Why the M&A party isn't breaking up — yet

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All signs are pointing to a continued expansion of the RIA M&A boom.

At first glance, this could be a tall order, considering the highlights of Echelon Partners' RIA M&A DealBook for 2016, which include an all-time high in the number of transactions (138); the second-highest year of breakaway activity (430 moves); the continuing surge in billion dollar deals (42) and a record high for aggregate AUM of acquired RIAs ($144 billion).

But numerous factors are spurring deal growth, according to Dan Seivert, CEO of Echelon Partners, who has released a new, in-depth report on the topic.

“Macro trends such as an aging adviser population, an increase in succession planning and the impacts of new fiduciary requirements are setting up for a perfect storm of M&A activity for the wealth management industry,” Seivert says. “We anticipate a significant increase in advisers looking to drive inorganic growth through an M&A strategy."

Breakaway momentum will also keep rolling, according to Seivert.

“We expect this trend to continue to expand dramatically," he says, "particularly as the many retention deals signed during the financial crisis are fully accrued and there are fewer limitations for leaving the wirehouse.”

Indeed, the new year has gotten off to a strong start, with Colony Group adding Denver-based Jones Barclay Boston to its stable, following a major $1.3 billion pick-up by Focus Financial Partners and two smaller deals by serial acquirers Mercer Advisors and Beacon Pointe Wealth Advisors.

What could throw sand in the gears of runaway M&A growth?

"If it comes to light that a serial buyer or aggregator has not done a fair deal for advisers, that will create a cloud for deal makers," Seivert says. "And if advisers are in a deal that hasn't worked out, they will be reluctant to speak out because of self-interest, and that in turn impacts the knowledge other sellers need to make a fair deal."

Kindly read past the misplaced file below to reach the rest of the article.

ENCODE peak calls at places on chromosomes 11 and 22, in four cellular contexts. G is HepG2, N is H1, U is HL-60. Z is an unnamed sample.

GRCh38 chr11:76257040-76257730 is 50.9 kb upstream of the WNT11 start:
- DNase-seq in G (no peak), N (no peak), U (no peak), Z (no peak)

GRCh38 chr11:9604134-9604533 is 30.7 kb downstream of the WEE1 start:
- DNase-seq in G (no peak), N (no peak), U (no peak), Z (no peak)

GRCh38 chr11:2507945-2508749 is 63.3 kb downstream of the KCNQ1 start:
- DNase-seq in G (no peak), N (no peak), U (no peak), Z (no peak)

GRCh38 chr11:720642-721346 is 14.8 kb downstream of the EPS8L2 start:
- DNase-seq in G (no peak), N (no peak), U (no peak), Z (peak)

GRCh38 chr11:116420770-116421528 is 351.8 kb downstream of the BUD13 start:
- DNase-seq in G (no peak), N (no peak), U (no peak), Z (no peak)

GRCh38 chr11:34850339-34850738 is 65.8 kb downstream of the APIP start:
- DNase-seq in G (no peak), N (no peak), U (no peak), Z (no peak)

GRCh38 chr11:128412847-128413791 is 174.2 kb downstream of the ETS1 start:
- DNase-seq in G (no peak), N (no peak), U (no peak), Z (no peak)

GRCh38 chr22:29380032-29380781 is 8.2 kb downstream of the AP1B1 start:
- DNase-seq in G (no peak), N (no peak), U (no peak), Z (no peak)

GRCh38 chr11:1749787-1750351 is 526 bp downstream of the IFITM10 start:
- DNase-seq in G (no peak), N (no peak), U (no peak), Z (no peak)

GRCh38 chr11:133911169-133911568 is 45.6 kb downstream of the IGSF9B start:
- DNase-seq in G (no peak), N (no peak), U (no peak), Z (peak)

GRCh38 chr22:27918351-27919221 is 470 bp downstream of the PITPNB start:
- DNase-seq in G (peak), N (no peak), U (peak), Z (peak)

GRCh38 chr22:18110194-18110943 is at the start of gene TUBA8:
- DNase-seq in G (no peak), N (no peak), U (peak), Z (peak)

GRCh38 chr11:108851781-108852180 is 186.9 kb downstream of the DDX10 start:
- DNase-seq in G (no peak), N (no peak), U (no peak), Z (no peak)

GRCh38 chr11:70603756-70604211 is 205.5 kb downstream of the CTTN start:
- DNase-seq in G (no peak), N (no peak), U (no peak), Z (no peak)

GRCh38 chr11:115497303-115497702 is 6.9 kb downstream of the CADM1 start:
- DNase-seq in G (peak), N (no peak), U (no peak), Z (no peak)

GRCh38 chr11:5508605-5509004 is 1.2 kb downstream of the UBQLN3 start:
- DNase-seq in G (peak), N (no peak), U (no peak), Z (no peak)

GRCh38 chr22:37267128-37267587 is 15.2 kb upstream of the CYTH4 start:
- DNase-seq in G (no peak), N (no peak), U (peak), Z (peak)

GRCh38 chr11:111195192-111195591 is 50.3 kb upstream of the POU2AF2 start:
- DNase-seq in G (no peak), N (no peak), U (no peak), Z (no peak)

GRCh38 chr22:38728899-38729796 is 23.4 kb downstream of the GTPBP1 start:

For now, however, it's full steam ahead. Based on trend data, Echelon's DealBook is projecting that deals this year will see transactions involving more than $190 billion in AUM, which would shatter last year's record of $144 billion.

What's driving the deal activity?

  • Increased availability of financing.

For decades, traditional lenders balked at the risk associated with advisers’ lack of assets to foreclose on in the event of a default. In the process, Seivert points out, they overlooked the attractive recurring revenue streams that alternative finance companies have felt comfortable with for many years.
But in the past four years, more savvy lenders who appreciate cash-flow have entered the industry. There are more than a dozen sources of deal financing, according to Echelon, although most of the activity is conducted by a few key players, each looking to do $100 million to $200 million in loans per year with an average loan size of $1 million.

  • Increased number of peer-to-peer deals.

"As the industry grows up and more advisers belong to study groups and attend conferences, more advisers know each other," Seivert points out. "That means when it comes time to do a deal, advisers can sometimes turn to someone they already know and trust."
In such cases, due diligence tends to progress faster with fewer complications, resulting in a greater probability of the deal getting done and staying together. Expect more of these situations which help friendly peers with the complicated issues of valuation, deal structuring, financing and governance, Echelon says.

* Market cycle timing.
The current bull market is the third longest expansion in over 100 years, Seivert notes. The market doesn't go up forever, and advisers know the clock is ticking.

"If there's another downturn, it may be five years or more before an adviser can make up the lost AUM," Seivert says. "On net, we believe older advisers are factoring market cycles into timing the exit strategies.”

  • Increased deal assistance.

Sellers have never had more assistance with deal activity in the history of the industry, Seivert notes. Investment bankers, lawyers, accountants, custodians, tech vendors, TAMPs, consultants, practice management advisers at IBDs, recruiters, financiers and executive search firms are all offering assistance with succession planning and the deal process.
"All this help means more sellers are crossing the finish line and getting their deals done," Seivert says.

  • Higher seller knowledge.

Mergers and acquisitions are now thoroughly examined at conferences, in white papers and webinars and in the industry's trade press, Seivert points out. "Most entrepreneurial wealth managers know much more than they did 10 years ago," he says, "although they can still benefit from working with seasoned deal experts."
One popular forum for learning more about RIA M&A has been Echelon's own Deals and Deal Makers conference, which this year is returning to Southern California in mid-September, Seivert says.

The full report is available on the firm’s website, www.RIADealBook.com.

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RIAs M&A Succession planning Wirehouse advisors Dan Seivert Echelon Partners